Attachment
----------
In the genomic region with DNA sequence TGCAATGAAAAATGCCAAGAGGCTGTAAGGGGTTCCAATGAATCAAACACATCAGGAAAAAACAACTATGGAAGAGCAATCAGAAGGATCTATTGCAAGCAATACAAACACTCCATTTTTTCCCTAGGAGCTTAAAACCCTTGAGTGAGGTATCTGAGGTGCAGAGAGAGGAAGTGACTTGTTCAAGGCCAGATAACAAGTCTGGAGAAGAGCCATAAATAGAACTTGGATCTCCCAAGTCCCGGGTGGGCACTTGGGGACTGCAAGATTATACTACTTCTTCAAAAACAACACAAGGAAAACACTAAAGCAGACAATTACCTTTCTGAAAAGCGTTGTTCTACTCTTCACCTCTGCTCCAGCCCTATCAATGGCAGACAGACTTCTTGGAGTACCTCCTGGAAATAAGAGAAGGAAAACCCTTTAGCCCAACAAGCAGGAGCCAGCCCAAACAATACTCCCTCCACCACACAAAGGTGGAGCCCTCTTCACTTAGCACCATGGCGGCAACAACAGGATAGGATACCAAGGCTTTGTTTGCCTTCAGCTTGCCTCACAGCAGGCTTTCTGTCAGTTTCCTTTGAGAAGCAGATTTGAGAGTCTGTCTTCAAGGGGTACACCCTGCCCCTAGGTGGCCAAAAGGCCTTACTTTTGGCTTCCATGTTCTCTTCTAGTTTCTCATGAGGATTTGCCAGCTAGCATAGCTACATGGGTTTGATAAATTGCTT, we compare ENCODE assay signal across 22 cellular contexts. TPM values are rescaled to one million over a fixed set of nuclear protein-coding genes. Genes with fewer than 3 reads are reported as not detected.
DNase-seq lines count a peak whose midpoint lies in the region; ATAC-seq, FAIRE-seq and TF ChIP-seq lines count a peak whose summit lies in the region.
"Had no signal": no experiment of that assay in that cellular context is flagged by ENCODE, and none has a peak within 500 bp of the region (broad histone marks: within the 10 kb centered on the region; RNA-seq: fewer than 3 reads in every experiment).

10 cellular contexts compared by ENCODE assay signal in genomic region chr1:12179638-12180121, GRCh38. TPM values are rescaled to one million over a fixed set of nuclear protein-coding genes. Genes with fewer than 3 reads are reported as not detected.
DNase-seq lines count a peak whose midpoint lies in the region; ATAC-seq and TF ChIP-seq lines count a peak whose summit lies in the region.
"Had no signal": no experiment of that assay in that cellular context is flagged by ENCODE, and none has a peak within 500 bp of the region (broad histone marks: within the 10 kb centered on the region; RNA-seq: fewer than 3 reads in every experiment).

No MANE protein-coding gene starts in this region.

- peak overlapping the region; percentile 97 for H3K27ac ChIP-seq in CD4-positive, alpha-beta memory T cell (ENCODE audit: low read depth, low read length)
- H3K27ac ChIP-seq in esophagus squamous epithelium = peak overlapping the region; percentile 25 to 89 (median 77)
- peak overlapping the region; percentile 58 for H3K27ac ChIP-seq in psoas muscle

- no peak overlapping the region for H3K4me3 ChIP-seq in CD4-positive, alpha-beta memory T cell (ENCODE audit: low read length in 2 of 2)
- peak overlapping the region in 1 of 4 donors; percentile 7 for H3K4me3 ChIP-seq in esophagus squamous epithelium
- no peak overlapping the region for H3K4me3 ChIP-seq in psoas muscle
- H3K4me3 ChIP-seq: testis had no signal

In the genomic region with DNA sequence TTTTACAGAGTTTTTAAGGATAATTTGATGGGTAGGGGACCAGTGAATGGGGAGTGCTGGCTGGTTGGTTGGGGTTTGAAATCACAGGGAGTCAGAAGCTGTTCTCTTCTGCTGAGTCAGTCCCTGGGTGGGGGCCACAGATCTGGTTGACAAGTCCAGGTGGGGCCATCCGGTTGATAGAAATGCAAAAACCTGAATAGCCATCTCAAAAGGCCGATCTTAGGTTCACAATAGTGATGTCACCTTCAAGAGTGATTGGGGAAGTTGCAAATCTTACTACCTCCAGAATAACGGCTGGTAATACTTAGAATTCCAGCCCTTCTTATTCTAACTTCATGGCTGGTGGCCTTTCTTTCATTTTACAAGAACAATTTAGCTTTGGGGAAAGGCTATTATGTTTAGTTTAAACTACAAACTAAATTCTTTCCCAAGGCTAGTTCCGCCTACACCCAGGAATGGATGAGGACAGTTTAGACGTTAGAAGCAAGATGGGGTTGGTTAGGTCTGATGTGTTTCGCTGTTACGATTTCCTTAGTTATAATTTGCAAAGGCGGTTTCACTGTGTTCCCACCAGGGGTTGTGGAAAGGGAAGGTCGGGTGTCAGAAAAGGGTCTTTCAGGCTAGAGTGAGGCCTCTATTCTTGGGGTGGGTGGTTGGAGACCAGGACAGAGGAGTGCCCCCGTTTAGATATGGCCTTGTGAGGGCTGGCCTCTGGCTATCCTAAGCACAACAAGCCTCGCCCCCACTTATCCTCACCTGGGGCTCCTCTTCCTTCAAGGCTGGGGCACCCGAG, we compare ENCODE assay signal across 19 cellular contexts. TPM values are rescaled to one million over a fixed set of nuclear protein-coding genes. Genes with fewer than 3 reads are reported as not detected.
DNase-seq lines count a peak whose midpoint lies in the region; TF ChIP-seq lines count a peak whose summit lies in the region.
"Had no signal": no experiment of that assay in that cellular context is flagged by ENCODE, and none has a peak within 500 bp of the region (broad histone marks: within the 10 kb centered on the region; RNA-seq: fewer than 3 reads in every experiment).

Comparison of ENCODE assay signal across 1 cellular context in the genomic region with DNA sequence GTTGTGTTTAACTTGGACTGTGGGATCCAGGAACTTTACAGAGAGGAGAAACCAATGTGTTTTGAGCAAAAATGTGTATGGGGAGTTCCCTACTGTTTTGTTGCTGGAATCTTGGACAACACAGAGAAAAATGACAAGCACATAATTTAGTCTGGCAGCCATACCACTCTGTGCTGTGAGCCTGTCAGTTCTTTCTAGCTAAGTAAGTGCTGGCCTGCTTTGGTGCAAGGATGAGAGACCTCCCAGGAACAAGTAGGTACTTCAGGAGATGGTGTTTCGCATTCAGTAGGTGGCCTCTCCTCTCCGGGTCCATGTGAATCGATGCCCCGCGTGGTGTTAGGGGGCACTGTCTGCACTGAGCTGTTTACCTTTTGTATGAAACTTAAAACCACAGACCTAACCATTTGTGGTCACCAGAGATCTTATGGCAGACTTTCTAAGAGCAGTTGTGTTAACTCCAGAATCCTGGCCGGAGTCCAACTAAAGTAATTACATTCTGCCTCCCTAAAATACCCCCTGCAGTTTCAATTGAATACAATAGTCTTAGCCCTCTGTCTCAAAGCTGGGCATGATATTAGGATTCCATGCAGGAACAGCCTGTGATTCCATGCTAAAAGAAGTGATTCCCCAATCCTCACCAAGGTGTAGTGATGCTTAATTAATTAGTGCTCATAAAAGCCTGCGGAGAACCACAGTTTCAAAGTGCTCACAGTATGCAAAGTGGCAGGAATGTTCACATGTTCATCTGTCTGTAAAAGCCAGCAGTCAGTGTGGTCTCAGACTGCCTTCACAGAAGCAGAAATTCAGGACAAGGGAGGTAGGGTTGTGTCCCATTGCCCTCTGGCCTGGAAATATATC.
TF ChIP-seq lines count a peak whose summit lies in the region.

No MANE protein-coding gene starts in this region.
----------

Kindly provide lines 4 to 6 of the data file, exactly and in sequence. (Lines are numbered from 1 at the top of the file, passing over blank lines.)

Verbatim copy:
10 cellular contexts compared by ENCODE assay signal in genomic region chr1:12179638-12180121, GRCh38. TPM values are rescaled to one million over a fixed set of nuclear protein-coding genes. Genes with fewer than 3 reads are reported as not detected.
DNase-seq lines count a peak whose midpoint lies in the region; ATAC-seq and TF ChIP-seq lines count a peak whose summit lies in the region.
"Had no signal": no experiment of that assay in that cellular context is flagged by ENCODE, and none has a peak within 500 bp of the region (broad histone marks: within the 10 kb centered on the region; RNA-seq: fewer than 3 reads in every experiment).